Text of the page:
So we’ve now gone straight from telling HR leaders they need to become ‘more strategic’ to get a seat at the Boardroom table – to HR needs to be empowering, employing and engaging their working community as if they were an external management consultancy that can explode business potentially exponentially through the use of new tools, new ways of working and new constructs around employee engagement. It’s worrying to think that HR leaders are still struggling to find relevance to their businesses – and now technology is leapfrogging the previous challenge, and driving a whole new set of imperatives that, if well adopted and leveraged, will propel their companies into competitive supremacy. If ignored, will lead their company’s path down the route of rapid decline and irrelevance.
The shift toward delivering what their employees need to be productive is also another powerful trend. HR teams now need to de-prioritise away from their core remit of administration, compliance and governance efforts by automating, delegating or outsourcing those tasks to systems, managers or 3rd party providers. They need now to jump headlong into creating the environment, structures and tools to support 21st century speed of creation, innovation and collaboration.
Mobile first applications and platforms that support the bullets in the aforementioned graphic illustrate what HR needs to create and support – tools for the business, capabilities to support their employees on-demand and from any location and to manage change like an everyday occurance.
Learning on-demand, just-in-time is another critical enablement feature – and there are all sorts of web-based tools and mobile first applications that can help employees access just what they need to know, when they need to know it. L&D has become a science of mental and psychological enablement – no longer a nice-to-have that makes people feel good about their company investing in them.
Learning and performance are closely linked together – and with the incredible expanse of knowledge that employees need to be successful – wherever and whenever they need to know it – is a mission critical advantage now. Organisations need to train one another, provide tools and access across the company, and empower people to succeed under any circumstance imaginable, at speed.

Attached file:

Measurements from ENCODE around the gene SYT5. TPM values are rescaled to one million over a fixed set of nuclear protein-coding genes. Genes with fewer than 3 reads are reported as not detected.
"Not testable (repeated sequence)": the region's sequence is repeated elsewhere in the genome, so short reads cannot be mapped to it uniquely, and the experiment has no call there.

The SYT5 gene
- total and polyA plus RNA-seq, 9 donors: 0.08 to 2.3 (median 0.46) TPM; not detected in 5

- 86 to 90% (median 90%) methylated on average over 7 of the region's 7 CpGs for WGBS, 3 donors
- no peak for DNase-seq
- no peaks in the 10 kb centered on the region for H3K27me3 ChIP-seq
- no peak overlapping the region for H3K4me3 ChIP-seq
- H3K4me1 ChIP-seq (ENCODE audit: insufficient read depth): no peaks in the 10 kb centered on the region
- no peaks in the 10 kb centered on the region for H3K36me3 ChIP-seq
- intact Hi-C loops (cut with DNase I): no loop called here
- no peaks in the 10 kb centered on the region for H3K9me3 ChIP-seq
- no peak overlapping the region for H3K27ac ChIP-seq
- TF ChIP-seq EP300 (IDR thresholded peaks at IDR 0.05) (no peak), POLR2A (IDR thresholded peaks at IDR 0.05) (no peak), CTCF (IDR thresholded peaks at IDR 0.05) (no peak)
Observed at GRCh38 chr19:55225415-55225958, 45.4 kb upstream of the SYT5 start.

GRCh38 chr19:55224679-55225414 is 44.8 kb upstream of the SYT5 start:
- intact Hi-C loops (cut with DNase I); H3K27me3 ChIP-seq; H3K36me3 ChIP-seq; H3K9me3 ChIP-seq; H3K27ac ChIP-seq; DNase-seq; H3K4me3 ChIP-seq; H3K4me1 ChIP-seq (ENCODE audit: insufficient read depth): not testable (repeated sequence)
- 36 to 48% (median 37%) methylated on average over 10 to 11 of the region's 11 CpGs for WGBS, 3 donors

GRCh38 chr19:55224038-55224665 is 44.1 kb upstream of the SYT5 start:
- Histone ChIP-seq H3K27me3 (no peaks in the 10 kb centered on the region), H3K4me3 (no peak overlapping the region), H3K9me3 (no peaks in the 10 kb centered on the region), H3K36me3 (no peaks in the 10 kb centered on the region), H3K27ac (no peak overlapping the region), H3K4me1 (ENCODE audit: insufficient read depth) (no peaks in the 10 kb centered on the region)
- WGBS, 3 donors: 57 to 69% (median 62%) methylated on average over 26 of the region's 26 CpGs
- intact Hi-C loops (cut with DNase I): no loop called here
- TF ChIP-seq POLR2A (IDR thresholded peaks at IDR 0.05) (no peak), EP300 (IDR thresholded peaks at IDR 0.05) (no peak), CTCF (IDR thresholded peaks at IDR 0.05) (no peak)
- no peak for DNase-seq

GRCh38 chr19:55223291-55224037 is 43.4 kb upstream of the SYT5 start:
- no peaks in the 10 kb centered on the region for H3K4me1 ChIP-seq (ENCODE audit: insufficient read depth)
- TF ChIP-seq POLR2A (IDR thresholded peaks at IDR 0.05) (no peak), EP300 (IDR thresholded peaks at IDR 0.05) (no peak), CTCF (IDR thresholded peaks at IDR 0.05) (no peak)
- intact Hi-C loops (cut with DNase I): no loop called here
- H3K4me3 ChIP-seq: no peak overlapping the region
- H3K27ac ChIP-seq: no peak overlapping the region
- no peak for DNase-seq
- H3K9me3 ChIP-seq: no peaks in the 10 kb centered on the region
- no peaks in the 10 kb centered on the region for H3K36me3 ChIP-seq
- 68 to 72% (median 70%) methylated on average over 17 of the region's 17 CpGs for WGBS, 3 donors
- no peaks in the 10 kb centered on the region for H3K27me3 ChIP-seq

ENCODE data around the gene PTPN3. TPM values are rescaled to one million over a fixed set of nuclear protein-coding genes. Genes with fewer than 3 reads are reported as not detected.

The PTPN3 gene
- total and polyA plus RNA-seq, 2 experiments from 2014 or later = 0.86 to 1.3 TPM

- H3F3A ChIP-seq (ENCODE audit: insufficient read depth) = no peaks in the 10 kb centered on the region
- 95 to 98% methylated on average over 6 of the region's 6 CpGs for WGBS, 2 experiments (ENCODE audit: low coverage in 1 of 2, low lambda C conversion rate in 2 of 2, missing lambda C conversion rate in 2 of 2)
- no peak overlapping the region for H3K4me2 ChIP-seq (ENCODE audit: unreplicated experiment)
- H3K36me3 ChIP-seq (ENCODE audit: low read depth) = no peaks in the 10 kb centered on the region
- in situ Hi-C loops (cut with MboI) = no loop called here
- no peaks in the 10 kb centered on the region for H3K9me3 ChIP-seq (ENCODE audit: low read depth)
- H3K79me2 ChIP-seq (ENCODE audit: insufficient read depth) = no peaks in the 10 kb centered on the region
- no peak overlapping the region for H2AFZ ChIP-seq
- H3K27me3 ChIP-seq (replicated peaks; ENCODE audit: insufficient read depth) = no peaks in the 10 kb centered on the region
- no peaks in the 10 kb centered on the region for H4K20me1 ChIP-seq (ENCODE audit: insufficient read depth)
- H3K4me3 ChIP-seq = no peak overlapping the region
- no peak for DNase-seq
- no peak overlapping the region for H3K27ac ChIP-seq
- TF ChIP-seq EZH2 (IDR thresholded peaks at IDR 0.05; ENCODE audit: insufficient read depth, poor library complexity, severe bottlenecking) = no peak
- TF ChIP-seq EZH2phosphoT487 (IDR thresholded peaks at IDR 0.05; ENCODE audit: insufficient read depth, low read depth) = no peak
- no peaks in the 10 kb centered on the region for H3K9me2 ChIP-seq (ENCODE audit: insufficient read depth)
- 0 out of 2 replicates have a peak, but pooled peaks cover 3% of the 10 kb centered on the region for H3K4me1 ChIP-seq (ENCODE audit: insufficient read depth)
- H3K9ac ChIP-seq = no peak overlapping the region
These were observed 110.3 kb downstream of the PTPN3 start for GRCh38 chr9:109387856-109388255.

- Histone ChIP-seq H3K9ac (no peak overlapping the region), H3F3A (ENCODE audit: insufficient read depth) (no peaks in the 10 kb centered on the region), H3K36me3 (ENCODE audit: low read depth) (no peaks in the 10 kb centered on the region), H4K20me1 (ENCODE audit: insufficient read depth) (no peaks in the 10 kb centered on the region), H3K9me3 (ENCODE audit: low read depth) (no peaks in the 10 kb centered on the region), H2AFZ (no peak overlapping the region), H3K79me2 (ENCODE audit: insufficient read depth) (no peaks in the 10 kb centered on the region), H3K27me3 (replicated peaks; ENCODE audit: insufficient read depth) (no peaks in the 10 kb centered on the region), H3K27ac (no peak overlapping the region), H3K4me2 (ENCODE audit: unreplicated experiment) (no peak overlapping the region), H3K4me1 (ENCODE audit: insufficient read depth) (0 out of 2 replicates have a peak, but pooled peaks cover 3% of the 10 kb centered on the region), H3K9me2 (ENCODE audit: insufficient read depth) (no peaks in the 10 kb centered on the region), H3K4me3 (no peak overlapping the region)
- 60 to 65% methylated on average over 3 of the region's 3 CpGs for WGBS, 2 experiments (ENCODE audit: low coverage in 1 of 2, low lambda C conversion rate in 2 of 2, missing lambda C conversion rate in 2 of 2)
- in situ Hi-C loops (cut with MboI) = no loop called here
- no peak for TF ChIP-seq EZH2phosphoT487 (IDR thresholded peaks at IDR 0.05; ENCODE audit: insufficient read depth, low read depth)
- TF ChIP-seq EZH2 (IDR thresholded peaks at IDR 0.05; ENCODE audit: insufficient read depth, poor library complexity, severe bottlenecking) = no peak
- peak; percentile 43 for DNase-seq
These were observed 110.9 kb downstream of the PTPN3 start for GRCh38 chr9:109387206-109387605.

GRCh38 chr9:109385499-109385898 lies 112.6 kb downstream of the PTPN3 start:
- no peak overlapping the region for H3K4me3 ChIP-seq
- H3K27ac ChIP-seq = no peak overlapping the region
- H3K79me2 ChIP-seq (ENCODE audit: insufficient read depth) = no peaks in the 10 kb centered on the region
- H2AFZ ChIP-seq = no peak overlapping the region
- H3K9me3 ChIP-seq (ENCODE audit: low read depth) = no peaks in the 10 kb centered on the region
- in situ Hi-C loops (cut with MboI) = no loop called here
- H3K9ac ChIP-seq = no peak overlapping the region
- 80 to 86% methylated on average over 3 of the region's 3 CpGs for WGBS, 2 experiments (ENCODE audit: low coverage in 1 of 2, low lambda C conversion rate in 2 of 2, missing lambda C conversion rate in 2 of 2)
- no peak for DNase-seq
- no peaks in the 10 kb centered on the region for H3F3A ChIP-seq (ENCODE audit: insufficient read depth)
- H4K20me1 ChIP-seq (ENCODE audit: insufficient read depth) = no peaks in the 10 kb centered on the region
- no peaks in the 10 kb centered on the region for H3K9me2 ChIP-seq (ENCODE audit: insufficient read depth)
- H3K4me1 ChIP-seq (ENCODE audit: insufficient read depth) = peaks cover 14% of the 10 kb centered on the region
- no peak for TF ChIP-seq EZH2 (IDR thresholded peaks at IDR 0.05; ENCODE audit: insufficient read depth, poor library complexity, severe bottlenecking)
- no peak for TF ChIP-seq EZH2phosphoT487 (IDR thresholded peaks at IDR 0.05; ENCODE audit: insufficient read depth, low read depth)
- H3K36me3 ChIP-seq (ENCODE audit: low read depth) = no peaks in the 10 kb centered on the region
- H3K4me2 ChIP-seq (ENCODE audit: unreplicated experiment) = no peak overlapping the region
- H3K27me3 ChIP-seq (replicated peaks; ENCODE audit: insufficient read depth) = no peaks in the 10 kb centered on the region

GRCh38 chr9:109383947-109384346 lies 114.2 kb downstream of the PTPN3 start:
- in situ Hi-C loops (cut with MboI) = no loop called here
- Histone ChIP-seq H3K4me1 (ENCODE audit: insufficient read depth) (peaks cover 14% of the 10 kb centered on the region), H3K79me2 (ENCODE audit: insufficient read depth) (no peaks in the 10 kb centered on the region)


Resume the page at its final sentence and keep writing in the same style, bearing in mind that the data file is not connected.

The final challenge I think is most urgent for HR is to look at how they are engaging their people – whilst at the same time providing open access to the best, most easily used tools on the market today. I know I feel engaged when my company provides me everything I need to win the day and to achieve my targets. Friday pizza and beer is lovely, and Christmas parties and summer picnics are a sweet thing to do – but they don’t get work done and they won’t be able to make me feel like a champion within my department or team. Great tools provided on-the-go do, and that makes me happy. It also creates a stickiness that supports my staying, and picking my company as the best place to work as it differentiates my experience from the rest.
Finally, if HR is truly going to be a powerhouse provider of data insight and actionable decision-making to improve business results – they need to embrace people analytics fully. By taking data from systems across their enterprises (CRM, Finance, Customer Survey), and matching them up with HRIS, performance, pay and training information – the level of insight they can derive to provide clues and patterns that will support market superiority is immense.
These are the areas I think we will see impacting HR starting today but well into 2017 and beyond. There is suddenly a rush to digital adoption as senior leadership is realizing how behind the mark their companies are – and often they are turning back to their Marketing, Sales, Customer Care, Product and Development functions to embrace new technology quickly to build differentiation and advantage. HR is in charge of people, process and technology to enable that to happen – and if HR is going to relinquish that role – then I think it’s time to consider a new function called “Work and Productivity Performance” to take HR out of that picture. But as an HR practitioner for over 25 years now – having worked within huge multi-nationals and many start-up high tech companies – I want to see my HR colleagues embrace this moment, own the challenge and push themselves well past their comfort zones to lead the way into the digital revolution – not hide from it and hope it all just goes away (because it won’t, and you don’t want to be seen as the ‘Luddite’ who didn’t see it all coming).
Let’s go and grab this moment, own it, make it powerful and effective. We are the function in charge of the people – and we need to become their champions, teachers, supporters and thought-leaders around how to embrace the Digital Age.